The strong odour characteristic of the coffee industry may bother workers inside the plants, and the surrounding community as well. The significance of this problem as a potential health risk has not yet been clarified. The odour of coffee is due to a mixture of different products; research is ongoing to identify individual effects of these chemicals. Some components of the coffee dust and some of the odour-producing substances are known to be allergens.

Potential risks in instant-coffee plants are similar to those in regular coffee production; in addition, there are risks due to hot steam and boiler explosions. In the removal of caffeine, even when performed automatically, the risk of solvent exposure may be present.

Other potential risks which may affect workers’ health are similar to those found in food industries in general. Risks for accidents arise from cuts from knives used in bag opening, burns during roasting and crushing during grinding operations, especially in old machinery without automatic machine guarding. There are fire and explosion hazards from the large amounts of dust, unsafe electric wiring and gas used for heating the roasters.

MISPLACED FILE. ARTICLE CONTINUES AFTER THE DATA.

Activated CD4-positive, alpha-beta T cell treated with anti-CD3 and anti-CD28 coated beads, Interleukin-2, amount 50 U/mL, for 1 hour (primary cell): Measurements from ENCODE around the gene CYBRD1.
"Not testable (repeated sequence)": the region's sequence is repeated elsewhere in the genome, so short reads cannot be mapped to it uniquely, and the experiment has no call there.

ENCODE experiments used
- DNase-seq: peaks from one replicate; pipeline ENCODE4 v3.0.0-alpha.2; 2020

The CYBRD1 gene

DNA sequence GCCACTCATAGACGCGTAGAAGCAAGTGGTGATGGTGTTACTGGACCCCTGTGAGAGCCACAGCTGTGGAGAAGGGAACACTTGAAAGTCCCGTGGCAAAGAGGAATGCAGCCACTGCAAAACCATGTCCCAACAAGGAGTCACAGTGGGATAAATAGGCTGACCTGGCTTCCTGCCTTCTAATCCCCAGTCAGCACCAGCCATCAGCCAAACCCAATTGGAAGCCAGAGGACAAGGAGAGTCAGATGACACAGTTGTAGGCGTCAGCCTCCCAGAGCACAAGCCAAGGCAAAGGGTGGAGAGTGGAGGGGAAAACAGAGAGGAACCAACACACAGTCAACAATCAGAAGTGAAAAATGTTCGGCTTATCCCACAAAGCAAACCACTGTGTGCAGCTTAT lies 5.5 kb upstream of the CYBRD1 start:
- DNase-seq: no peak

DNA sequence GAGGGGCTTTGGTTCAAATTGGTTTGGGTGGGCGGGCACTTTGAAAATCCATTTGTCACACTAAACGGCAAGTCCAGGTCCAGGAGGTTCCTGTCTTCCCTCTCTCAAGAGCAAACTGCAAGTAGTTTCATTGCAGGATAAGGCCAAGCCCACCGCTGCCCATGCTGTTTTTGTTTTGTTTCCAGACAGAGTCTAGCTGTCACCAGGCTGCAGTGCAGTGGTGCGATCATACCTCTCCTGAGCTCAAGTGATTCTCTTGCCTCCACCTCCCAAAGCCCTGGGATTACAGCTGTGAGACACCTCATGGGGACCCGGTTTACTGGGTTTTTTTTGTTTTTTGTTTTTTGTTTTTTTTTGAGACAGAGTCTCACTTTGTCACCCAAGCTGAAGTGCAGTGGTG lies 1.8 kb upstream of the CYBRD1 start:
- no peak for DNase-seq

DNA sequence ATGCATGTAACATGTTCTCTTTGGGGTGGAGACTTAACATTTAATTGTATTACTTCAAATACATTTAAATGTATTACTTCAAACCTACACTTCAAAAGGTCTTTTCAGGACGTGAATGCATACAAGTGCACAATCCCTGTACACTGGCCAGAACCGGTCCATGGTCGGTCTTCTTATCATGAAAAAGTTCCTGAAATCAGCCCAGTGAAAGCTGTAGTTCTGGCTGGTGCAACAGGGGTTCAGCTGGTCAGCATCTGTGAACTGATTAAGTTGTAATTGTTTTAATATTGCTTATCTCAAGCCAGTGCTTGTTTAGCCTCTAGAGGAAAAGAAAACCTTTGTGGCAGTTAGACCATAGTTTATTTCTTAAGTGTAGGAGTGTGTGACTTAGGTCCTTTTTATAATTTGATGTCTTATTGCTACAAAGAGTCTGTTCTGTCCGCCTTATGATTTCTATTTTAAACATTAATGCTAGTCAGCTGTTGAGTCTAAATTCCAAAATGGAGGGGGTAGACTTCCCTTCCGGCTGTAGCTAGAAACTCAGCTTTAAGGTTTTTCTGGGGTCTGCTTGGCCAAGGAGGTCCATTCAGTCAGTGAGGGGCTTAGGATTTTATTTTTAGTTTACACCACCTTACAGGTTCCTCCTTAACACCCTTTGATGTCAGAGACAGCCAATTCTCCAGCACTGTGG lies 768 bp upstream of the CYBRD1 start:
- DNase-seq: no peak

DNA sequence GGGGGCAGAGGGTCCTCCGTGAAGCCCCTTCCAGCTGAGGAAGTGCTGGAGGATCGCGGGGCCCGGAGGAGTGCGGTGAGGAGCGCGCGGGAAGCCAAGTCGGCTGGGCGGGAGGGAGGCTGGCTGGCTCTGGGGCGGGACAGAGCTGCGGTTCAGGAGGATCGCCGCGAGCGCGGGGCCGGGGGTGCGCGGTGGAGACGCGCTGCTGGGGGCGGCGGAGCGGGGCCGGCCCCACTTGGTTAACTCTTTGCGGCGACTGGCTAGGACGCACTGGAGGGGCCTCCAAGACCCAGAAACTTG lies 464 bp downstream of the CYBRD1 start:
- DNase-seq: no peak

Several hazards may be found in the coffee industry including, among others: hearing loss due to excessive noise, thermal stress during roasting, poisoning from pesticides and musculoskeletal disorders, especially affecting the backs of workers who lift and carry heavy bags.

Allergic disorders affecting the eye, skin or respiratory system may occur in any area in a coffee plant. It is the coffee dust which is associated with bronchitis with lung function impairment; rhinitis and conjunctivitis are also concerns (Sekimpi et al. 1996). Allergic reactions to contaminants of bags previously used for other materials, such as castor bean seeds, have also occurred (Romano et al. 1995).